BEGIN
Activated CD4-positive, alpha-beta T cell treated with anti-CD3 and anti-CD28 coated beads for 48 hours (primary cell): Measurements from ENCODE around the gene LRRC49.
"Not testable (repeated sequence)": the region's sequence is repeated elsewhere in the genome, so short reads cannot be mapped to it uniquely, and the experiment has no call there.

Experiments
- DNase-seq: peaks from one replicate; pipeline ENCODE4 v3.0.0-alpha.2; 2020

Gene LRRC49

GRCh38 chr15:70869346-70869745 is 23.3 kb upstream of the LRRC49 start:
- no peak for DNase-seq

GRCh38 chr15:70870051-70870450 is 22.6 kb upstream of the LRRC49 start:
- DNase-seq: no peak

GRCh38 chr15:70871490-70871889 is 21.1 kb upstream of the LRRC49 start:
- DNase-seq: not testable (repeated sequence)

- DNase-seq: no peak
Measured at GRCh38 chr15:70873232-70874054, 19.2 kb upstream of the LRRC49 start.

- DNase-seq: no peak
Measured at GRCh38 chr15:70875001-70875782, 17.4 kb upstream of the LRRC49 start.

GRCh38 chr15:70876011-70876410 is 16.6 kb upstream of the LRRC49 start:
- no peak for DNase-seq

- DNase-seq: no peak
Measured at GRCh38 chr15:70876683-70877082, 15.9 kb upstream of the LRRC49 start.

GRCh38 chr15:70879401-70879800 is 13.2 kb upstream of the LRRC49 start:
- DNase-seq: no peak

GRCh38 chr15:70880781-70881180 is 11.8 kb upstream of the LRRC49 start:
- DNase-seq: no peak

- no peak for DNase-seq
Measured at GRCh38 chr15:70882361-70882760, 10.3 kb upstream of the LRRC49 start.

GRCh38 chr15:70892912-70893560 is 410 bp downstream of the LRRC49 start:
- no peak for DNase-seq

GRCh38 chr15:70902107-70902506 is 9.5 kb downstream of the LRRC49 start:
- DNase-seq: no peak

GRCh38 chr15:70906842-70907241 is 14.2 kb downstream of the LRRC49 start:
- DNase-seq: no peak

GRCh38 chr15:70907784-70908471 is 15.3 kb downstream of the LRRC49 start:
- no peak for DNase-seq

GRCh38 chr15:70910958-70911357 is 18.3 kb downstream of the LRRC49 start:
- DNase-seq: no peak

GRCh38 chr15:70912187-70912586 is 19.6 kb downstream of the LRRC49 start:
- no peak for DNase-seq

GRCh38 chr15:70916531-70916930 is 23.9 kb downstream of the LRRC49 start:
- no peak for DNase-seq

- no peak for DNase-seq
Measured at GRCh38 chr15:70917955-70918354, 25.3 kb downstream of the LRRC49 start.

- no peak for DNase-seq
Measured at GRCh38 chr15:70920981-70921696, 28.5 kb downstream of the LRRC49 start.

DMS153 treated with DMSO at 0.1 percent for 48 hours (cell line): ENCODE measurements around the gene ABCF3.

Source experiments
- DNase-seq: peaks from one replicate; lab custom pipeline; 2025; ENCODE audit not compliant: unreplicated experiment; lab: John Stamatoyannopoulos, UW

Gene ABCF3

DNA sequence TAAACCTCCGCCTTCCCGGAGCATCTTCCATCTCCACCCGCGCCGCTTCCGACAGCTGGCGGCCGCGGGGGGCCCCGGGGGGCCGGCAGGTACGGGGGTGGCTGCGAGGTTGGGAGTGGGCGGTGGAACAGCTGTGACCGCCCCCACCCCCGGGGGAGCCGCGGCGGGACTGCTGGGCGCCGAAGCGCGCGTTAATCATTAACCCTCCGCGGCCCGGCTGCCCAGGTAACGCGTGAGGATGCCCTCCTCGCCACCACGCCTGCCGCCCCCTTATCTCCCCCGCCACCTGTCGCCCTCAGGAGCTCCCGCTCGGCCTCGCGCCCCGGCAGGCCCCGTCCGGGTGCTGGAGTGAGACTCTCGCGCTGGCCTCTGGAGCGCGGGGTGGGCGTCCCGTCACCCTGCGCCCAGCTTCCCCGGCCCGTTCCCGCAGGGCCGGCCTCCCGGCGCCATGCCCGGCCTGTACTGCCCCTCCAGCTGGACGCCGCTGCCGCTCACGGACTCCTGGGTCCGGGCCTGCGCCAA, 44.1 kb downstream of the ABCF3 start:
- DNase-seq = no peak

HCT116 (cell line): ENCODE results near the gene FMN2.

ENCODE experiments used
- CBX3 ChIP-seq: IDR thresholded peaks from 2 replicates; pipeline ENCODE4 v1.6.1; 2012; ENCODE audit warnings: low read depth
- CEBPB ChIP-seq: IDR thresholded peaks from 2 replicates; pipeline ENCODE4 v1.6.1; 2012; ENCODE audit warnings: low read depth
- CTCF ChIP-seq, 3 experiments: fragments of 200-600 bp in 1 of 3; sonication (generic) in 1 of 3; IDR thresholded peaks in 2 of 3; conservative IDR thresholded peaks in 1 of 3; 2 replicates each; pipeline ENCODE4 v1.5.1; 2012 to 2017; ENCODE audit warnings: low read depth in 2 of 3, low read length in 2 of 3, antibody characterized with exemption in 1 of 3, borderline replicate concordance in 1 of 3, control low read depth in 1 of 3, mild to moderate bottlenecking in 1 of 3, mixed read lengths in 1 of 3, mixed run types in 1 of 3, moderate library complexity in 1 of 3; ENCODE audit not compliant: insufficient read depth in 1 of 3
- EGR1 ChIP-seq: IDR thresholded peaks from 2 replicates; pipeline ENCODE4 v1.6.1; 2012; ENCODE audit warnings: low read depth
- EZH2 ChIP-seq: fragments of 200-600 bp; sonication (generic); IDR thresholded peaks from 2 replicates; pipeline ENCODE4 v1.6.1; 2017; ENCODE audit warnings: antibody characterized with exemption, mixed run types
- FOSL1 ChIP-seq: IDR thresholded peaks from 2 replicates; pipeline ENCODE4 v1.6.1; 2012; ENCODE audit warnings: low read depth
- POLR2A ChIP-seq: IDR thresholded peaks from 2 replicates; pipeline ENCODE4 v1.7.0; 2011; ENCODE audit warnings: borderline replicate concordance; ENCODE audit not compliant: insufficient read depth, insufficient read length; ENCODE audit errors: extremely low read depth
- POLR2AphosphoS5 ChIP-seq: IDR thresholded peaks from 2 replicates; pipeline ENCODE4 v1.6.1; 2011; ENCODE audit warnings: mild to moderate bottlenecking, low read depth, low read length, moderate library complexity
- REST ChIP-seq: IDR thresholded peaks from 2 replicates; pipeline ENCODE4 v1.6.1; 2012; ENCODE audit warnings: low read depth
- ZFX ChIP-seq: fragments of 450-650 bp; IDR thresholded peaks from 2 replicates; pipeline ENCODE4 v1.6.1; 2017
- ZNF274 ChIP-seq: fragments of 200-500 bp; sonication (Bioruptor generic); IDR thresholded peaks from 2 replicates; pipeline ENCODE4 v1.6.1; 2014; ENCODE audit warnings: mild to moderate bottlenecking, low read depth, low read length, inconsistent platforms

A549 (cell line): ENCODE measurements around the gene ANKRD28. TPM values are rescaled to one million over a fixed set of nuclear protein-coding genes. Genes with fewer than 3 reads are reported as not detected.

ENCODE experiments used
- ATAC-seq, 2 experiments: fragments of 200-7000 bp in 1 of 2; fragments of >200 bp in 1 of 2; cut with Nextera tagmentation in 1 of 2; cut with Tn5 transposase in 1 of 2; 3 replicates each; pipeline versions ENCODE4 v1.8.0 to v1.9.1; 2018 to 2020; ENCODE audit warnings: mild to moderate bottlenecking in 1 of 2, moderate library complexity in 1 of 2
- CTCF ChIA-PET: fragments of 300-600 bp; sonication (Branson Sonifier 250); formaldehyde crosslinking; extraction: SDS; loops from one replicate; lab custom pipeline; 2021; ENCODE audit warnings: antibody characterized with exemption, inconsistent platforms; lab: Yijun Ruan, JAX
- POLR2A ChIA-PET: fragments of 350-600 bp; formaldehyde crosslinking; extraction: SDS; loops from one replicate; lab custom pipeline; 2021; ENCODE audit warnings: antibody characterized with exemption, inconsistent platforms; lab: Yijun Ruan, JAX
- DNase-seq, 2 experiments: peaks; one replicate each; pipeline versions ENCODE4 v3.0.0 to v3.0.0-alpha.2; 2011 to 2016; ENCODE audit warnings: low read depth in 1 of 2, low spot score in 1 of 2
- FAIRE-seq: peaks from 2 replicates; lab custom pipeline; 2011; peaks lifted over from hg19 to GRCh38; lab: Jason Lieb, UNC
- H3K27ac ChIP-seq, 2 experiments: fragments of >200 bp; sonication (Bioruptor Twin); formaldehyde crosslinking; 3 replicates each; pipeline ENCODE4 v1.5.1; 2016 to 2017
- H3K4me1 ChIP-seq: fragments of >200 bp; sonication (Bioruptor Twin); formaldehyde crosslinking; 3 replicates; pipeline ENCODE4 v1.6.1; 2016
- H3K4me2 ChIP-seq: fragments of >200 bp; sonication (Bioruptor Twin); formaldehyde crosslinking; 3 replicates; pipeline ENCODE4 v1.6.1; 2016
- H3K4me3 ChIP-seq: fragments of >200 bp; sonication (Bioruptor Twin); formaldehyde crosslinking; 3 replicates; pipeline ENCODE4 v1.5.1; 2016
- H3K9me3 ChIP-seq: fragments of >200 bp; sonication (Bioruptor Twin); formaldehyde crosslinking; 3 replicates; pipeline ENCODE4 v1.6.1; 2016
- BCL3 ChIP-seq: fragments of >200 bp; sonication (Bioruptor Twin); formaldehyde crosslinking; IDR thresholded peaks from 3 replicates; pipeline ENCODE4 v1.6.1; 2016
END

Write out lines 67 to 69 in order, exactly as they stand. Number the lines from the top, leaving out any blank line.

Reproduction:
- POLR2A ChIA-PET: fragments of 350-600 bp; formaldehyde crosslinking; extraction: SDS; loops from one replicate; lab custom pipeline; 2021; ENCODE audit warnings: antibody characterized with exemption, inconsistent platforms; lab: Yijun Ruan, JAX
- DNase-seq, 2 experiments: peaks; one replicate each; pipeline versions ENCODE4 v3.0.0 to v3.0.0-alpha.2; 2011 to 2016; ENCODE audit warnings: low read depth in 1 of 2, low spot score in 1 of 2
- FAIRE-seq: peaks from 2 replicates; lab custom pipeline; 2011; peaks lifted over from hg19 to GRCh38; lab: Jason Lieb, UNC